Today's post is on teaching melody, specifically using children's literature to teach up and down.
1. Up, Up, Down - Robert Munsch
This is the story of a rather naughty girl, Anna, who likes to climb up up up up.. fall...... down. She climbs everything, and finally makes it to... THE TREE! ]I prep this by playing a lot of slide whistle games where students listen to me play various ascending and descending notes and move (first bodies, then voices later) accordingly.
While reading, encourage students to do the same while saying the six "ups" and then perform "fall" with a vocal glissando. Of course we have to do an exaggerated fall, also! Each time Anna lands on a different body part and we sing, "Ow, ow, ow, ow, ow" with S M L S M. The students catch on quickly and this is a very engaging story!
The next class, we perform the story again, only this time using glockenspiels. I can't remember who shared this idea and would thank them profusely for introducing the tree idea - cut out a tree top, tape it to the end of the glockenspiel box and hold this end in the air- voila- tree!
I also use this idea with the song "Let Us Chase the Squirrels" and you can find that blog post here. It is another song to use for reinforcing melodic direction instrumentally.
As a follow up, another Robert Munsch book, Mortimer! This is a PERFECT song for up and down - and lots of other happy clanging and rattle bing banging! Here is a blog post about this one as well as some other ideas for high/low/up/down.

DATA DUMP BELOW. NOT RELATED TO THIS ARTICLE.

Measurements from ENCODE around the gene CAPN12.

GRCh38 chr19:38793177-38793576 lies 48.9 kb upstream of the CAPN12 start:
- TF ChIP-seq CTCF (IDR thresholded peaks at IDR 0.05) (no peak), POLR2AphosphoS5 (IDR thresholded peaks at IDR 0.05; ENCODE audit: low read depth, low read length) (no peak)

2. Up, Down, and Around by Katherine Ayers
Teacher plays slide whistle, students move up and down, vary playing slowly, quickly, legato, staccato, etc. Then ask them to move one arm ONLY, then elbow only (very funny), hand only, thumb only. It's an interesting thing to observe!
Teach song; every time students sing "up" they will move higher, "down", lower, and they can choose HOW to move "'round and round".
In the book each vegetable grows up, down, or around and around. Students play glissandi on "Up and down and show around and around with movement - usually rolling their mallets around or turning around. Sing the song each time after the words "around and around" and the final "let's have lunch" occur.
3. Up, Up, Up! by Susan Reed
This delightful book is a song, another Barefoot Books gem!! I love the ascending DMS melody on the first three words of the chorus; Up, Up, Up!
Here is a video:
Hope you have found some new things to try with your kiddos! Hop on over to facebook to MusicEd Blog Community to check out the other posts all month long!